Not many teenagers can say they have seen the First Lady of the United States in person, but for six students in Bevill State Community College’s Upward Bound Program, hearing Michelle Obama speak was the highlight of a recent trip to Washington D.C. The students participated in the U.S. Department of Education’s National Summer Learning Day June 20 where the first lady was in attendance.
Reshad Clay, Autumn Logan, Ashley Lovett, Mahlon Odom, Megan Parker, and Ashley Tran, all students in the college’s Upward Bound program joined Directors Donna Swinney and Gina Thomason and Project Coordinators Katelin Bell and Jill Preuninger in what one student described as, “the trip of a lifetime.”
“I experienced more in three days than most people experience in their entire lifetime. I rode a plane for the first time, met Holocaust survivors (at the Holocaust Museum), and met the First Lady,” said Logan.
According to Swinney, the students were selected to participate in the event based on information submitted to the Department of Education. “We were requested to send information about the activities we are doing with students during the summer. The ideas were to be shared with the First Lady of the United States Higher Education Team to show how federal funds were being utilized in local areas.” The programs Financial Fridays, Biology and Anatomy, and International Culture and Language were selected.
Financial Fridays is an agreement between the Hamilton Upward Bound program and local financial institutions in the college’s service area. Students spend Fridays volunteering and receiving financial literacy training such as how to balance checkbooks, open checking accounts, start savings accounts, and ways to save money for college. For the Biology and Anatomy components of the summer program, students learn how to compare biological structures and functions by dissecting various animals, insects, and flowers as part of the core curriculum instruction and enrichment through access to Bevill State’s biology lab.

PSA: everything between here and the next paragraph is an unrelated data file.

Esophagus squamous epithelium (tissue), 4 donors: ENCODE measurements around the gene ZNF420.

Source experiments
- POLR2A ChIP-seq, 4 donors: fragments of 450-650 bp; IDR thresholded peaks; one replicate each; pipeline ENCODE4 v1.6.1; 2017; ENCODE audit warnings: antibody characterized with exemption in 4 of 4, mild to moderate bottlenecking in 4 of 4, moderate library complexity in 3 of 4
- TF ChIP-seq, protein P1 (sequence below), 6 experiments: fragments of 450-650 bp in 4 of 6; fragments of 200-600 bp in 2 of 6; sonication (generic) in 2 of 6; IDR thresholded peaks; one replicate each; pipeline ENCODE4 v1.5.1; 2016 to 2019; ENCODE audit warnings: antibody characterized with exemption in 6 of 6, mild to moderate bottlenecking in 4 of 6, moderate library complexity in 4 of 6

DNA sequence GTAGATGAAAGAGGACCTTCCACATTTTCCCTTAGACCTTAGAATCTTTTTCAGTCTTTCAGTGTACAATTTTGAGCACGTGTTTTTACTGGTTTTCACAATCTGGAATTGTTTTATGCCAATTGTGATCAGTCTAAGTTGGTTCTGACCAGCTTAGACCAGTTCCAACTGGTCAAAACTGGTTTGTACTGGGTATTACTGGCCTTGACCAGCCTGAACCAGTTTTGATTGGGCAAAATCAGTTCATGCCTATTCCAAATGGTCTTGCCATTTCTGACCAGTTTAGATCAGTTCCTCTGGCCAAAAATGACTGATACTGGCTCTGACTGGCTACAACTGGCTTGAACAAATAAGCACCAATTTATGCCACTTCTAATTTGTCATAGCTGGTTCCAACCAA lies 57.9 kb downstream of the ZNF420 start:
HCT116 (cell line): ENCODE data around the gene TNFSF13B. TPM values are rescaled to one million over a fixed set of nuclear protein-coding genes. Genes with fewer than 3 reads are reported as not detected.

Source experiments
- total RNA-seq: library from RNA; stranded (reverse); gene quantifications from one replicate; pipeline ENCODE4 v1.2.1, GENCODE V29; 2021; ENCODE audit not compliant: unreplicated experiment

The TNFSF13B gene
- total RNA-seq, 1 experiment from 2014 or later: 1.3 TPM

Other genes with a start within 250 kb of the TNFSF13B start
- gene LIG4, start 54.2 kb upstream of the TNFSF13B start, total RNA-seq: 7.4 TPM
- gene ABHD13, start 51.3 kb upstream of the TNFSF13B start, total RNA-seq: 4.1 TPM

The Sumiton Campus’ International Culture & Language Course promotes awareness and appreciation of other cultures to Upward Bound students. The class concentrates on India, Latin American, and East Asian countries. Students study cultural and ethnic etiquette, cuisine, basic conversational language, politics, fashion, film, and the global impact these nations have on the world and Alabama. View
The students demonstrated sections of each summer program as part of the National Summer Learning Day event. The event brought high school students and education leaders from across the country to highlight the critical role summer learning plays in preparing young people for successful college entry and completion.
“We witnessed our students take the initiative to talk about our program with students from other programs, employees from the Department of Education, media and others. We saw the excitement on their faces from listening to the first lady and getting to shake her hand. The students did an outstanding job of representing our program. I couldn’t be more proud of them,” said Thomason.
For Lovett, being able to discuss her knowledge with the first lady was daunting at first. “When it came to giving the presentation to the First Lady, I was nervous, but when she rounded the corner to speak, I wasn’t as nervous as I had been. She said that she was proud of us and that she liked our presentation. While she gave her speech, she mentioned things we had said to her. It just meant that she cared and listened to what we had to say,” said Lovett.
In addition to participating in National Summer Learning Day, the students and sponsors also toured the Holocaust Museum, visited the Smithsonian Museums of Natural and American History, and took a walking tour of the National Mall. Congressman Robert Aderholt conducted a tour of the Capitol for the group.
“This trip was a life-awakening event for all involved. Meeting the first lady and sharing our program ideas with her is something that you read about, but these students actually experienced this feeling,” said Swinney. “This is one of the proudest days in my professional career. I always tell the Upward Bound students that hard work pays off.”
Upward Bound provides fundamental support to participants in their preparation for college entrance. The program provides opportunities for participants to succeed in their precollege performance and ultimately in their higher education pursuits. The goal of Upward Bound is to increase the rate at which participants complete secondary education and enroll in and graduate from institutions of postsecondary education.